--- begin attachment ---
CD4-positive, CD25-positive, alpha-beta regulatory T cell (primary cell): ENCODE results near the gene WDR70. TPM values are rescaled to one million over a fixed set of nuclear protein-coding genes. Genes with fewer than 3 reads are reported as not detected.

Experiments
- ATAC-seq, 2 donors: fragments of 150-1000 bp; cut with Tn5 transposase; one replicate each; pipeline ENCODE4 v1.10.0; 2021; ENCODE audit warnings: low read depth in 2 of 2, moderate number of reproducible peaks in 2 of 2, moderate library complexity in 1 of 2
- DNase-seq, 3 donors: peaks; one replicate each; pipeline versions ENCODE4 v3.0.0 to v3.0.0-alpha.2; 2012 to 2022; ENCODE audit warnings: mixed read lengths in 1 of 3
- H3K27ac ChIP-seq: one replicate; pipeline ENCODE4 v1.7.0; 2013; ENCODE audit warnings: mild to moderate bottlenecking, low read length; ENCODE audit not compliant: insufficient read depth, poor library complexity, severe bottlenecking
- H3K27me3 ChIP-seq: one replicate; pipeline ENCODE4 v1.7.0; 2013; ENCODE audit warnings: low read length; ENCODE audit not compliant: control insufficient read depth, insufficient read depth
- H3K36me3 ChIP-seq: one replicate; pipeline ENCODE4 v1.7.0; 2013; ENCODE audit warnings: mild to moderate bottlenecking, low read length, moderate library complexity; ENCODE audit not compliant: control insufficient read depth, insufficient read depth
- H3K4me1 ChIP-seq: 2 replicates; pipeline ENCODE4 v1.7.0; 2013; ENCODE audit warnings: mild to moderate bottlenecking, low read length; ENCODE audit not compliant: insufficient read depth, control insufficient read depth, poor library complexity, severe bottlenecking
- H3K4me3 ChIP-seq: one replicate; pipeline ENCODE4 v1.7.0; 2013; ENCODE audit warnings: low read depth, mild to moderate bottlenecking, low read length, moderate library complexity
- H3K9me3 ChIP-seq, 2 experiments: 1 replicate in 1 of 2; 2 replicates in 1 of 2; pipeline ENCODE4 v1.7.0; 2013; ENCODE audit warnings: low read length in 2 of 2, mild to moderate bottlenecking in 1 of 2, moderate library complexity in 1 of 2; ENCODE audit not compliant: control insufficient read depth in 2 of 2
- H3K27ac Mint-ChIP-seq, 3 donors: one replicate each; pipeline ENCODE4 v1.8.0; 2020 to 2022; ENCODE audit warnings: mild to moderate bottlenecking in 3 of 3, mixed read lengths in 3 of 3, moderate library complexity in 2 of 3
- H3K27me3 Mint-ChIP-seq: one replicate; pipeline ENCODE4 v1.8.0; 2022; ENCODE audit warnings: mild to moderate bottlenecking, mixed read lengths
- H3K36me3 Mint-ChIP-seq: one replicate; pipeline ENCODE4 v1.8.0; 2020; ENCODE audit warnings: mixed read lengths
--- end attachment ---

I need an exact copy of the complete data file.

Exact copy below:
CD4-positive, CD25-positive, alpha-beta regulatory T cell (primary cell): ENCODE results near the gene WDR70. TPM values are rescaled to one million over a fixed set of nuclear protein-coding genes. Genes with fewer than 3 reads are reported as not detected.

Experiments
- ATAC-seq, 2 donors: fragments of 150-1000 bp; cut with Tn5 transposase; one replicate each; pipeline ENCODE4 v1.10.0; 2021; ENCODE audit warnings: low read depth in 2 of 2, moderate number of reproducible peaks in 2 of 2, moderate library complexity in 1 of 2
- DNase-seq, 3 donors: peaks; one replicate each; pipeline versions ENCODE4 v3.0.0 to v3.0.0-alpha.2; 2012 to 2022; ENCODE audit warnings: mixed read lengths in 1 of 3
- H3K27ac ChIP-seq: one replicate; pipeline ENCODE4 v1.7.0; 2013; ENCODE audit warnings: mild to moderate bottlenecking, low read length; ENCODE audit not compliant: insufficient read depth, poor library complexity, severe bottlenecking
- H3K27me3 ChIP-seq: one replicate; pipeline ENCODE4 v1.7.0; 2013; ENCODE audit warnings: low read length; ENCODE audit not compliant: control insufficient read depth, insufficient read depth
- H3K36me3 ChIP-seq: one replicate; pipeline ENCODE4 v1.7.0; 2013; ENCODE audit warnings: mild to moderate bottlenecking, low read length, moderate library complexity; ENCODE audit not compliant: control insufficient read depth, insufficient read depth
- H3K4me1 ChIP-seq: 2 replicates; pipeline ENCODE4 v1.7.0; 2013; ENCODE audit warnings: mild to moderate bottlenecking, low read length; ENCODE audit not compliant: insufficient read depth, control insufficient read depth, poor library complexity, severe bottlenecking
- H3K4me3 ChIP-seq: one replicate; pipeline ENCODE4 v1.7.0; 2013; ENCODE audit warnings: low read depth, mild to moderate bottlenecking, low read length, moderate library complexity
- H3K9me3 ChIP-seq, 2 experiments: 1 replicate in 1 of 2; 2 replicates in 1 of 2; pipeline ENCODE4 v1.7.0; 2013; ENCODE audit warnings: low read length in 2 of 2, mild to moderate bottlenecking in 1 of 2, moderate library complexity in 1 of 2; ENCODE audit not compliant: control insufficient read depth in 2 of 2
- H3K27ac Mint-ChIP-seq, 3 donors: one replicate each; pipeline ENCODE4 v1.8.0; 2020 to 2022; ENCODE audit warnings: mild to moderate bottlenecking in 3 of 3, mixed read lengths in 3 of 3, moderate library complexity in 2 of 3
- H3K27me3 Mint-ChIP-seq: one replicate; pipeline ENCODE4 v1.8.0; 2022; ENCODE audit warnings: mild to moderate bottlenecking, mixed read lengths
- H3K36me3 Mint-ChIP-seq: one replicate; pipeline ENCODE4 v1.8.0; 2020; ENCODE audit warnings: mixed read lengths